Evelyn waved us in the front door and though she is hobbling a bit and not especially mobile, she is still great company. We sat and chatted for the better part of an hour about life as it was in New Jersey back in her youth. And for those wondering, Evelyn was born in 1916 and just recently celebrated her 96th birthday.
Yes things were quite different 90 years ago in a section of western New Jersey known as Middle Valley. The oldest of 5 children she grew up in a small farmhouse with no central heat, no indoor plumbing and no hot water. Baths were a once a week communal affair on Saturday night with Mom heating the bath water over the fire. It was communal in the sense that the water was not changed. And as the eldest she was the last one in the tub.
This probably explains Evelyn's preference later in life for showers.
Living quarters were tight with things even chummier in the winter as everyone slept downstairs near the stove and fireplace for warmth. And besides, nobody really wanted to sleep upstairs because that's where the slaughtered pigs were hung, in the girls' bedroom.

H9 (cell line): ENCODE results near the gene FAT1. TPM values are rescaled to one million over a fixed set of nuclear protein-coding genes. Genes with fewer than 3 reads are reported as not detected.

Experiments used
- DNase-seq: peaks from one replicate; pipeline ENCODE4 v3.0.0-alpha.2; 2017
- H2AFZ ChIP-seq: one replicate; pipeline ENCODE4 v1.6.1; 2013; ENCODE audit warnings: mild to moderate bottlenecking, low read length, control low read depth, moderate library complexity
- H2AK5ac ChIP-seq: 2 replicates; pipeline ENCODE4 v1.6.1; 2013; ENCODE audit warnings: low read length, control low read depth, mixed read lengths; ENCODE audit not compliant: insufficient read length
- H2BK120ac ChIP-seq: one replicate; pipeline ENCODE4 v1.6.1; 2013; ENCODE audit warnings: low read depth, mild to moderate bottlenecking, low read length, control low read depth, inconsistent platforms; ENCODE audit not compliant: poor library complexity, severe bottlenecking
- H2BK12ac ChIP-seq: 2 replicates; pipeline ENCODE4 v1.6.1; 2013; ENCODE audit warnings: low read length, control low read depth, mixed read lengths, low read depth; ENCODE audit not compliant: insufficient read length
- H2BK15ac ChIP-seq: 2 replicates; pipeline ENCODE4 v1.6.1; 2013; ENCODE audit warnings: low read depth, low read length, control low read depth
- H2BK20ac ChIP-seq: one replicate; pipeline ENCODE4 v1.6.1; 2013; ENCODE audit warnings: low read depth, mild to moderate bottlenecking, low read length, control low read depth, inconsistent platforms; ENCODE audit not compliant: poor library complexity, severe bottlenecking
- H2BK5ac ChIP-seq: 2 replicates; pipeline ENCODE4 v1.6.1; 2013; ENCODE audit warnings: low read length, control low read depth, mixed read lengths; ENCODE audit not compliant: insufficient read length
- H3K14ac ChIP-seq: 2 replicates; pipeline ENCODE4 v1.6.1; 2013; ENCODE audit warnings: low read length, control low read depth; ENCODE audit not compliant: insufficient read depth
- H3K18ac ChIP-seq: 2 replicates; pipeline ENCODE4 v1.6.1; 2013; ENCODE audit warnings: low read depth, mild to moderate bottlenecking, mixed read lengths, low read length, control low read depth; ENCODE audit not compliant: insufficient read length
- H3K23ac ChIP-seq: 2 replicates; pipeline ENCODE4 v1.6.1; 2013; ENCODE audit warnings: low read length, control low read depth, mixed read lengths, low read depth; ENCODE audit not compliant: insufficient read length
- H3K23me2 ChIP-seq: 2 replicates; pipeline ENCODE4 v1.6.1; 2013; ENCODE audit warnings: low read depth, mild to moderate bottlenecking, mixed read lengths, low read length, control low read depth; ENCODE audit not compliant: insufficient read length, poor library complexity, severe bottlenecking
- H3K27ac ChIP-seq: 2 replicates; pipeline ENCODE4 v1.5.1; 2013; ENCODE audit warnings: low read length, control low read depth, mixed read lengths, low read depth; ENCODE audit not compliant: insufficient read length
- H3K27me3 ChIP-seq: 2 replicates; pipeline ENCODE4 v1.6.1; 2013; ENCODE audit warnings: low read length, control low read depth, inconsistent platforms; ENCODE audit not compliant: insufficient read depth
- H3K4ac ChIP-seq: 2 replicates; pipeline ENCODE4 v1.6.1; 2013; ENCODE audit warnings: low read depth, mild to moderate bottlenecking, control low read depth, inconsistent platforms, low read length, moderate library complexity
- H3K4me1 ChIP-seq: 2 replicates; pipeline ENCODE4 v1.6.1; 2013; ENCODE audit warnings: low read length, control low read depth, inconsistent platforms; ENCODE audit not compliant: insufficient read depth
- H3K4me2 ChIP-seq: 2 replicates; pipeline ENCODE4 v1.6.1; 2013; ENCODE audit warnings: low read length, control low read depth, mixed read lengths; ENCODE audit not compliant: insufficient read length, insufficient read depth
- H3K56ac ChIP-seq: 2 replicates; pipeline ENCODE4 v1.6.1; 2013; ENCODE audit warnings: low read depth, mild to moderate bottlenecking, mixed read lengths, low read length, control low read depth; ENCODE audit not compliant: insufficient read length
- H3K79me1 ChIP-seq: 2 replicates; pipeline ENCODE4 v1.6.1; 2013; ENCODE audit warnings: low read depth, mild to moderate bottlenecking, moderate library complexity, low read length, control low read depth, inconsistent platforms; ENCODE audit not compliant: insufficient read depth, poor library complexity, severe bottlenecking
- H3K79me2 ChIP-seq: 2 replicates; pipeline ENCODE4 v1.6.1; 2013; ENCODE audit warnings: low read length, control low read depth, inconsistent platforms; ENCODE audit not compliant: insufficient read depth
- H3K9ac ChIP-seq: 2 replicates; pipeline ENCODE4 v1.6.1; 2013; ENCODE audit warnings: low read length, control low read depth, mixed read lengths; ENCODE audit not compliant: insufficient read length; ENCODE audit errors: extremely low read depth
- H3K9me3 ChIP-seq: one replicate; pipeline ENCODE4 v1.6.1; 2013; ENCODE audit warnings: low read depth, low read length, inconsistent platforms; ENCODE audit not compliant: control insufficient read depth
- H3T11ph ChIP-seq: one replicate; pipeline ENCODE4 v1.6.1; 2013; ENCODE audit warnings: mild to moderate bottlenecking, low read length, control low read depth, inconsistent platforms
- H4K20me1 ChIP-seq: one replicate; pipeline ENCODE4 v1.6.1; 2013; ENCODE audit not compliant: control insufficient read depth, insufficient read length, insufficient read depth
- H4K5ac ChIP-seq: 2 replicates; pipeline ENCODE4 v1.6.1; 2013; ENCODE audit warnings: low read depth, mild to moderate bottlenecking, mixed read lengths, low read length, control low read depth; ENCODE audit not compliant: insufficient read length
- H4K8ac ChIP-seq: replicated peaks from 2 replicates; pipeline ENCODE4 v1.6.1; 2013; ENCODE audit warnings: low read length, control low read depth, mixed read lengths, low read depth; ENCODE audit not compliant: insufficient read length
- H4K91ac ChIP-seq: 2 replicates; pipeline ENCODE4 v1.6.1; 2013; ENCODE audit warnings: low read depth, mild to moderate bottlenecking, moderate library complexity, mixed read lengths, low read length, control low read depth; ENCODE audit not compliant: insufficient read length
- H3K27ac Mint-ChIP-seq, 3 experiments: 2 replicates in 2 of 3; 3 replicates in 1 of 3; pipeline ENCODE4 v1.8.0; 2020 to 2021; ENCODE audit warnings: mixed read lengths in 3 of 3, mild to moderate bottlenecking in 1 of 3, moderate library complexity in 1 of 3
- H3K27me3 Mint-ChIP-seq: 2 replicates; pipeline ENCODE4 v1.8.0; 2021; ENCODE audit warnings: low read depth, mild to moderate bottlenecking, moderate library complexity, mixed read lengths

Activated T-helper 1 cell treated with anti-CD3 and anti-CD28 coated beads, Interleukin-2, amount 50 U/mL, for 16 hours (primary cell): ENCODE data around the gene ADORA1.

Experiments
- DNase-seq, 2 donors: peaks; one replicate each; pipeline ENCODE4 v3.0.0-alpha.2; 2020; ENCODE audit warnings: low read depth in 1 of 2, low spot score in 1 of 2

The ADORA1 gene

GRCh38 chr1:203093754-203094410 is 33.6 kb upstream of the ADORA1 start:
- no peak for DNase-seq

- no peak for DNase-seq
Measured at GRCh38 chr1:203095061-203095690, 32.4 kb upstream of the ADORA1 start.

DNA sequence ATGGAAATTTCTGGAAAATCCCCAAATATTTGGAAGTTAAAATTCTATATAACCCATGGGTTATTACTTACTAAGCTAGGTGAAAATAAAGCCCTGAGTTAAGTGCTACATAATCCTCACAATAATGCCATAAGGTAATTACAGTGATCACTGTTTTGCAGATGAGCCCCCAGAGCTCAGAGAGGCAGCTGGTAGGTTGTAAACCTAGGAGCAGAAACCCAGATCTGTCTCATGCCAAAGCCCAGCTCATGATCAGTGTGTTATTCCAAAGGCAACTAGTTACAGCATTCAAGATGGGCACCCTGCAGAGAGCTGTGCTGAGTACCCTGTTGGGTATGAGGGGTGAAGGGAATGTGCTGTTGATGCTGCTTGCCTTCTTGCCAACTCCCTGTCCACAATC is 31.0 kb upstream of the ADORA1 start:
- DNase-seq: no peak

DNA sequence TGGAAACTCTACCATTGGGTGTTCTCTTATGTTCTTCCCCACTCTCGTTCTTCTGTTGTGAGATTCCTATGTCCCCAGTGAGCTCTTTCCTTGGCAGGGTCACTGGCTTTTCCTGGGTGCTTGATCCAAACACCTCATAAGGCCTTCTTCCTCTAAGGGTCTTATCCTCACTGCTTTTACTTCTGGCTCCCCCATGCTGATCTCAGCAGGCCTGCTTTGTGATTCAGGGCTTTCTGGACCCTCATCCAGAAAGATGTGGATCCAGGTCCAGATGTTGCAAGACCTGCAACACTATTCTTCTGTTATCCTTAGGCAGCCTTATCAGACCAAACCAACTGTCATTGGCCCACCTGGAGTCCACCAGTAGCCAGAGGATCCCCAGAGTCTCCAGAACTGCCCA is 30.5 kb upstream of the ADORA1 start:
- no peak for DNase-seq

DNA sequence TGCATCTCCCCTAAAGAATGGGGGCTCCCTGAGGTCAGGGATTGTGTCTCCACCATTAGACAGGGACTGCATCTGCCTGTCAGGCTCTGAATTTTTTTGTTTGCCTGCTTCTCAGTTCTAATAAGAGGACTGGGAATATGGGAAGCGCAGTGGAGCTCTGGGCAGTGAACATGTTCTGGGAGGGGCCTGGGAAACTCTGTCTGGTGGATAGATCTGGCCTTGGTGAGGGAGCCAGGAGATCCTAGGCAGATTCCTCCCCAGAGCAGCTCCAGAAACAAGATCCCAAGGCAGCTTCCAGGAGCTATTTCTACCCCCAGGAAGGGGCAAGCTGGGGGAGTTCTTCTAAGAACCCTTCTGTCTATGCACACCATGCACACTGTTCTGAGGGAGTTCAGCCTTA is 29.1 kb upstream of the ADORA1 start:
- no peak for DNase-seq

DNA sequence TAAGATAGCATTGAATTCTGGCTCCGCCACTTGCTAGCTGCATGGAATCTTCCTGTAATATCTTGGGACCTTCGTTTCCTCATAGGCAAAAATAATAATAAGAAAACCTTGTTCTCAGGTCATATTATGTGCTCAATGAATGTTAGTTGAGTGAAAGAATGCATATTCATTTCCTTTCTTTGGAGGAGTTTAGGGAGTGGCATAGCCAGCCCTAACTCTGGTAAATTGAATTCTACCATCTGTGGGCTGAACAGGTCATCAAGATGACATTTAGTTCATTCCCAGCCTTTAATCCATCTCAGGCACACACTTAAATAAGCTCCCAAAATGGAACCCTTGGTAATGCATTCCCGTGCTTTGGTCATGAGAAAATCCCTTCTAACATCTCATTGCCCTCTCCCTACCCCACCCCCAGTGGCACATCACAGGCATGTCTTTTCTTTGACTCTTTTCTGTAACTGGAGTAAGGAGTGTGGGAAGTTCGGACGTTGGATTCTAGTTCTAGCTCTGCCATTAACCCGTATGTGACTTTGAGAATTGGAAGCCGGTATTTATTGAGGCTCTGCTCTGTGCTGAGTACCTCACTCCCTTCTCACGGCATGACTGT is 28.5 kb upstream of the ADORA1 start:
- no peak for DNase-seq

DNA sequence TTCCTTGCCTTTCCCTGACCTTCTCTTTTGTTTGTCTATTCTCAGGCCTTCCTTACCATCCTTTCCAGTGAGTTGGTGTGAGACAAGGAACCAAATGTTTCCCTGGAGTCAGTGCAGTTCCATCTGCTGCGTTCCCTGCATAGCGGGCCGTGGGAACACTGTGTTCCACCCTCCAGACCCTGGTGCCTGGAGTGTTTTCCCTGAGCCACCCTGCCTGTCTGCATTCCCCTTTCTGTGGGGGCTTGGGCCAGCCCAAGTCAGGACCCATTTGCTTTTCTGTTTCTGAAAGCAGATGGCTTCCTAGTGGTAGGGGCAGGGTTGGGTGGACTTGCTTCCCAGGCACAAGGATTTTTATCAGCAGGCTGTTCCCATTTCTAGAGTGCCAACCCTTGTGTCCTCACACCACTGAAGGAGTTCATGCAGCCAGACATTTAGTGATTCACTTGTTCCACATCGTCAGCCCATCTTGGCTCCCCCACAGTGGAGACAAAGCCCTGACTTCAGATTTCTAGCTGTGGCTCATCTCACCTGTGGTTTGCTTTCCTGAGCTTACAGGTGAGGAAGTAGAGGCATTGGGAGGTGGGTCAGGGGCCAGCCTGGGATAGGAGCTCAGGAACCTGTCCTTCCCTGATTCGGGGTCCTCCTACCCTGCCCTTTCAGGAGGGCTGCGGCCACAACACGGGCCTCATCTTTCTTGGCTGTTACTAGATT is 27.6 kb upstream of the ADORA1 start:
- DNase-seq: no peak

Every morning of every week began with work in the fields and on the farm. They raised chickens, pigs, dairy cows and an assortment of field grown vegetables. School days were not much different. Early in the fields, you stayed in your overalls and went off to the one room schoolhouse and then it was back out to the fields in the afternoon.
The stories had me smiling and I thought it was eye opening for my daughter to get a feel for how life was, especially for women. To personally hear the stories really made an impression.
As we chatted Evelyn mentioned some fellow Wyoming members who have been especially helpful these last several years. They are:
- Nick, for his pastoral visits and especially for delivering hot coffee in the mornings during the hurricane power outage.
- Judy Custer for putting up her Christmas tree this year,
- David and Linda Gellatly for helping her manage the house
- and Berit for bringing over food and then sitting there with arms crossed, watching to make sure she does in fact eat. That so sounds like Berit!